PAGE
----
Researchers from Rice University say that around 4.4 billion years ago, a Mercury-like planet smashed into Earth, seeding our primordial planet with life-giving carbon. Had this never occurred, it's an open question as to whether or not life could have ever emerged. Image by A. Passwaters/Rice University/NASA/JPL-Caltech
Geoscientists have struggled to explain how life was able to arise on Earth given that most of the planet's carbon — an important prerequisite for life — should have either boiled away during the planet's earliest stages or become trapped within the Earth's core. By conducting high-pressure and high-temperature experiments in the lab, researchers from Rice University have concluded that virtually all of our planet's carbon likely arrived when a Mercury-like planet smashed into the young Earth some 4.4 billion years ago.
Scientists aren't entirely sure how Earth's volatile elements, such as carbon, hydrogen, nitrogen and sulphur, were able to remain outside the Earth's core and stay locked within the mantle. Models show that most of our planet's carbon should have vaporised into space, or ended up in the metallic core of our planet, sucked up by its iron-rich alloys.
Prior to the new study, many scientists speculated that these volatile elements came to Earth after our planet's core finished forming. As Rice University geoscientist and study co-author Yuan Li pointed out in a statement, "Any of those elements that fell to Earth in meteorites and comets more than about 100 million years after the solar system formed could have avoided the intense heat of the magma ocean that covered Earth up to that point." Trouble is, there are no known meteorites capable of producing the required ratio of volatile elements.
Three years ago, Li and his colleagues began to take a different approach to the problem. They conducted a series of experiments to assess how carbon's affinity for iron may have been altered by other compounds present in the Earth's early environment. Importantly, they considered the potential role of other celestial bodies with characteristically different chemical compositions.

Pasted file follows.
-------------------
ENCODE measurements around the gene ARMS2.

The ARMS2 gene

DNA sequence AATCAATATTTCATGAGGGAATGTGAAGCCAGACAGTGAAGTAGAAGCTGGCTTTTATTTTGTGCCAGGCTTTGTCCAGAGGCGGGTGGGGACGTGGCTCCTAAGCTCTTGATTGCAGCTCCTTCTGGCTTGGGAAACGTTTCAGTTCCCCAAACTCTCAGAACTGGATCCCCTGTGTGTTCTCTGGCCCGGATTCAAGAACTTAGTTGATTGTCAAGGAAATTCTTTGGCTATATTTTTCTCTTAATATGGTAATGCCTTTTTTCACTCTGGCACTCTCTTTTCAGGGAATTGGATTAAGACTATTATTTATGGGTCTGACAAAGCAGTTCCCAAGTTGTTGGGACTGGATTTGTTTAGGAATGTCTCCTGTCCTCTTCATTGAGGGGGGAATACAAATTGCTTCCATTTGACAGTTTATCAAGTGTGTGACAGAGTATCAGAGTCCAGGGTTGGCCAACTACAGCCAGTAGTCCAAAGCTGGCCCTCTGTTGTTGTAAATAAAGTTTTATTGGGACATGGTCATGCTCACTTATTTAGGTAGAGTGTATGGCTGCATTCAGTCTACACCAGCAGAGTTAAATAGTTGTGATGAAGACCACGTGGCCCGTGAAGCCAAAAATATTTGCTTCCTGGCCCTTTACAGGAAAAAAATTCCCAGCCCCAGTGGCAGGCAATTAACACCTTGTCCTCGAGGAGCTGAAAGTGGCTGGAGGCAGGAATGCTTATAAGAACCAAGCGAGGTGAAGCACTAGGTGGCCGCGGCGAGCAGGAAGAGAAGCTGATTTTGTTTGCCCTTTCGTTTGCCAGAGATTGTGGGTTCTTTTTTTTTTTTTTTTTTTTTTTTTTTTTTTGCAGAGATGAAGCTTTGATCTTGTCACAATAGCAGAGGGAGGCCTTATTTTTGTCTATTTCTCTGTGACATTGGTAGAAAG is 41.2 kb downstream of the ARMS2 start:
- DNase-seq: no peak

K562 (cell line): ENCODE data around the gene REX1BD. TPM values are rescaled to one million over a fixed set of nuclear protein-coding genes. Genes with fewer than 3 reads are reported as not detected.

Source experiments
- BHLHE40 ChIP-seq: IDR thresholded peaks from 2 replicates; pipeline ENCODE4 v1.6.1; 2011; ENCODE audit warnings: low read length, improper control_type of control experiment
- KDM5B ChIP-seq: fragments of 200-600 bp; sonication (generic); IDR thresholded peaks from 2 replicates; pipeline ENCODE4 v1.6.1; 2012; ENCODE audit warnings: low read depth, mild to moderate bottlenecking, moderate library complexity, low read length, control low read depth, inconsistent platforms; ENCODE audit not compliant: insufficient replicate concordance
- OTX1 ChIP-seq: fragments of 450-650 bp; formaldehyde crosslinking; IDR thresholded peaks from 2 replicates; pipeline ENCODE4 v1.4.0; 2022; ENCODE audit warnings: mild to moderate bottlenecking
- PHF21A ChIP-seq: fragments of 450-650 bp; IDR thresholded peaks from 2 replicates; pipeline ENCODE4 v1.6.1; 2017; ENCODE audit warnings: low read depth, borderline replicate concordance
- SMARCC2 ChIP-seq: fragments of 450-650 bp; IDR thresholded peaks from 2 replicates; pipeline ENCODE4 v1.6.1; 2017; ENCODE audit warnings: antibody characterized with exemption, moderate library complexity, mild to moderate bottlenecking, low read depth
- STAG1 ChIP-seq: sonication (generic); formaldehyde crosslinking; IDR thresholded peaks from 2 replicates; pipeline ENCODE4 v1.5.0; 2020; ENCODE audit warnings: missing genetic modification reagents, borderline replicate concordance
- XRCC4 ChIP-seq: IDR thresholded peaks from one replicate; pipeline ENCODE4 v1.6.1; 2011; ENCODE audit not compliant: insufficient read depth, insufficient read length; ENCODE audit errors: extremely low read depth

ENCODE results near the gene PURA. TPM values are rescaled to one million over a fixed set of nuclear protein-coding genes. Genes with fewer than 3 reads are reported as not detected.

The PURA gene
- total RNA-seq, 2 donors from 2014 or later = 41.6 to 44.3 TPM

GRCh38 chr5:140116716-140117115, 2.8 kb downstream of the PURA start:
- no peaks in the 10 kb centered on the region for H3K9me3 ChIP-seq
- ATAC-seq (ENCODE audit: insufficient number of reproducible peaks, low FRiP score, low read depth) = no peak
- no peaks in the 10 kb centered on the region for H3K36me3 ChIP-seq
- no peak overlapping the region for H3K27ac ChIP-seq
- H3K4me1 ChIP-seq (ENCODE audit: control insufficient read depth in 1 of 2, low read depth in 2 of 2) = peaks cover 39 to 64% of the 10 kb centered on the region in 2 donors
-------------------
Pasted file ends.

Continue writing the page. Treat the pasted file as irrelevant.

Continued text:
"We thought we definitely needed to break away from the conventional core composition of just iron and nickel and carbon," noted study co-author Rajdeep Dasgupta. "So we began exploring very sulphur-rich and silicon-rich alloys, in part because the core of Mars is thought to be sulphur-rich and the core of Mercury is thought to be relatively silicon-rich."
The proposed collision was so intense that Earth essentially absorbed the incoming proto-planet. (Image: Rajdeep Dasgupta)
Their experiments recreated the high-pressure and high-temperature conditions found deep inside the Earth and other rocky planets. Results showed that carbon could be excluded from the core and relegated to the Earth's mantle, provided that the iron alloys in the core were rich in either silicon or sulphur. One scenario that explains this particular ratio is that an embryonic planet — one that already formed a silicon-rich core — slammed into Earth, and was absorbed by Earth.
"Because it's a massive body, the dynamics could work in a way that the core of that planet would go directly to the core of our planet, and the carbon-rich mantle would mix with Earth's mantle," said Gupta.
The researchers say this collision likely happened about 4.4 billion years ago, which is only about 150 to 200 million years after the Earth formed. With carbon locked within the crust, and with the planet settling down to produce habitable conditions, life soon emerged. Indeed, the most recent estimates suggest that microbial life formed approximately 4.1 billion years ago.
It's important to point out that evidence for this primordial collision is circumstantial as best. The researchers agree that more work is needed to support this theory, including analyses of abundant elements other than carbon. If true, however, it could mean that Earth only became a habitable oasis only after this tremendous cosmic smashup. Carbon forms a key component of all known life on Earth; complex molecules are comprised of carbon bonded with other elements, such as oxygen, hydrogen and nitrogen.
Regardless, the theory makes you wonder about life on other planets, and how specific the conditions need to be for life to finally emerge on dead, rocky worlds.